What two wonderfully informative and interesting afternoons of talks on seals we were able to enjoy on 15 and 22 March. Elizabeth New and I were very disappointed when the Conference on Seals and Identities of the People of Britain, due to have been held in April last year, was cancelled due to Covid. But, like a phoenix, as a result of the Society’s ability to host online-events and thanks to the skill of Danielle Wilson Higgins, the conference rose from the ashes in a renewed and better form. Two afternoons were chosen to accommodate those in America interested in seals, and they were attended by those from a whole range of countries including Israel, Portugal and Canada.  The online format also meant that more talks could be included. We heard not only about the development of the study in England and Wales, and the work that had already been done, but also about recent discoveries of medieval seals in the Portable Antiquities Scheme , where seal matrices are the fourth most common type of medieval object. – indeed more medieval seals have been reported through the PAS than are in the collections of the British Museum. We discovered what such seals told us about the role of women in sealing in the Middle Ages, and about the detail of documents and the seals of widows in Lincolnshire.

The second afternoon was devoted to Scotland and Ireland. We learnt of the individual concern of Scottish ladies with the way in which their heraldry on seals was very much a matter of choice to reflect their genealogy and marriage rather than following defined rules. The Treasure Trove scheme in Scotland (in some ways the Scottish PAS and also, in some ways, better than the English Treasure system) was described, and the different types of seals reported were analysed. For Ireland the use of seals by the Irish kings before the invasion of Henry II was a revelation, as was the number of medieval seals that survive today in archives outside the Four Courts, destroyed in 1922. The similarities and the differences between English/Welsh seals and Irish ones were also considered. Finally the proverbial and poetical quality of the inscriptions on medieval personal seals were analysed, and  I was left with images of Walter gathering thorns by the light of the moon, and a sailor stranded in Suffolk seeing his seal and singing sea shanties.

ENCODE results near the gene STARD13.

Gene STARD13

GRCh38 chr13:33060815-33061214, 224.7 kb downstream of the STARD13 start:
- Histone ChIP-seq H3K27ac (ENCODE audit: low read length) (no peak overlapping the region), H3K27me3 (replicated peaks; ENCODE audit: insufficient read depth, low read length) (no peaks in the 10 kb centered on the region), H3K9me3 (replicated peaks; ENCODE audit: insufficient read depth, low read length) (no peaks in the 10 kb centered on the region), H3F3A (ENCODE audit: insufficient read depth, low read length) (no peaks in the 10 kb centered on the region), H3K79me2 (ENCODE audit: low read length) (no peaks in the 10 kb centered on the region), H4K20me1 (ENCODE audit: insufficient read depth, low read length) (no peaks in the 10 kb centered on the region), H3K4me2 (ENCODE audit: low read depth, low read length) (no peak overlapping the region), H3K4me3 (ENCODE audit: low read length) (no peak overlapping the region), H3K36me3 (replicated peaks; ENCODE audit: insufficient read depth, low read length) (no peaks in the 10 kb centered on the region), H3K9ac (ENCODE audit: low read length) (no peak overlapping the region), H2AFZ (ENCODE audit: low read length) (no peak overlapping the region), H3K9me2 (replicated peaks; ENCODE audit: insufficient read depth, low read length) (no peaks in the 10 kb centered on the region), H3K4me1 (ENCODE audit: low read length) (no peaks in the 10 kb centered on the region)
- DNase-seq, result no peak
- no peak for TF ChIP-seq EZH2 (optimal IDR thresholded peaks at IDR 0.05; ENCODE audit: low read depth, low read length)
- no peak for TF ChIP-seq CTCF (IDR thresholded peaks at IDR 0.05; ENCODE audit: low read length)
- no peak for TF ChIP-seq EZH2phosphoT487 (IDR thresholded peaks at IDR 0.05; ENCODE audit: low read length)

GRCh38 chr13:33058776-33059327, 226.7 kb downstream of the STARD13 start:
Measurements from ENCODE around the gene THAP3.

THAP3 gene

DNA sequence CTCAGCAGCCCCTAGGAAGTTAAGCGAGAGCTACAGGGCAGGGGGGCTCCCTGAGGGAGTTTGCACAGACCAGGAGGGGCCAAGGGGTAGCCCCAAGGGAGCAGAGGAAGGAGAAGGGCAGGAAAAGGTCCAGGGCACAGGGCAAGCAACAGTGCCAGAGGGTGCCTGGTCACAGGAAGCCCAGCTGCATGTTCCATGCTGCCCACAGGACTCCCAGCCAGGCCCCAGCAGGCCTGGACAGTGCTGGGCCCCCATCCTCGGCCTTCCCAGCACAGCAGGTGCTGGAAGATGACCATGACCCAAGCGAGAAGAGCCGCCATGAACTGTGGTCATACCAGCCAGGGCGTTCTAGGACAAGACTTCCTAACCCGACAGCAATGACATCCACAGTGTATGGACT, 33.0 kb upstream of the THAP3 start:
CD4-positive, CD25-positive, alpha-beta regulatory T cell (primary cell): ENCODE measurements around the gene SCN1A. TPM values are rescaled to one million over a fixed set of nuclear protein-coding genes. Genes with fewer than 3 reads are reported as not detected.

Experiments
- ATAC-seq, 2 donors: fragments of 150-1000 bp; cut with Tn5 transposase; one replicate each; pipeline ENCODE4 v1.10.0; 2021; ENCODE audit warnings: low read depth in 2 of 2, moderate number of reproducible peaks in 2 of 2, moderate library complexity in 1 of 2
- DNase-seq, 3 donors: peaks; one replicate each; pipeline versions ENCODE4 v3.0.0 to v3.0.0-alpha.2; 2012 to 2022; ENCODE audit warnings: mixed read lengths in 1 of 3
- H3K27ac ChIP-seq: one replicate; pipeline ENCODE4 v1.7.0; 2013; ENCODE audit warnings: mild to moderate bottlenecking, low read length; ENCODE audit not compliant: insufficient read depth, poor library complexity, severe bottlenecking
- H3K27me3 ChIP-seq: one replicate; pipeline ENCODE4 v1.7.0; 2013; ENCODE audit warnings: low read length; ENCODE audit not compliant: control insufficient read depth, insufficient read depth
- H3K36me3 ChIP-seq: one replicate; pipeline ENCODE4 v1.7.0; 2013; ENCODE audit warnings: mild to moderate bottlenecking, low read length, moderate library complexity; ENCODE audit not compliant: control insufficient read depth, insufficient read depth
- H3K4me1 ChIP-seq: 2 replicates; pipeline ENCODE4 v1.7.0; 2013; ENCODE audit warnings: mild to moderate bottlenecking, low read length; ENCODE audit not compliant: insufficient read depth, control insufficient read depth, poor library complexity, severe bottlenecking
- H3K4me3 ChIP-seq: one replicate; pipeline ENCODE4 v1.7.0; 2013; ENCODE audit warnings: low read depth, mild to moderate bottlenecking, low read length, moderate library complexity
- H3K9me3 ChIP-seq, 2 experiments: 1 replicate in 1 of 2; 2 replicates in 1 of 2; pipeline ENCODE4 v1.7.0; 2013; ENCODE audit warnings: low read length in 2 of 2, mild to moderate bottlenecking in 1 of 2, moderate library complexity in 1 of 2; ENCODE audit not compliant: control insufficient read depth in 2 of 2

Very different to experience all this at one’s desk at home rather than in the lecture room at Burlington House. This meant that the numbers of those attending were much higher and the largest number ever attending a conference on medieval seals with over 500 attendees across the two afternoons. Since then over 600 people have watched the sessions on the Society’s YouTube Channel. It was a pity, however, that those attending could not have the opportunity to examine the extensive and important seal cast collection of the Society, and that, although questions were asked and answered, there was not the same opportunity for discussion, the acquisition of surprising and odd information, or the making of new friends through random encounters, that marks the best conferences.

The conference was announced in the first issue of SEWISE, an online newsletter devoted to the exchange of information about seals in Wales, Ireland Scotland and England. The next issue, to appear in July, will contain a longer review of the Conference. If you wish to receive it, please send an email to [email protected]. If you wish to comment on the conference, send it to the same email address. The conference was organized jointly by Sigillvm, (an international organization to support interest in, and the study of seals), and the Society of Antiquaries. To join Sigillvm go to https://www.sigillvm.net.

Elizabeth New FSA and John Cherry FSA

If you would like to know more about our collection of seals you can view the resource pack that was created for this event.

You can view the seminar on YouTube using the links below.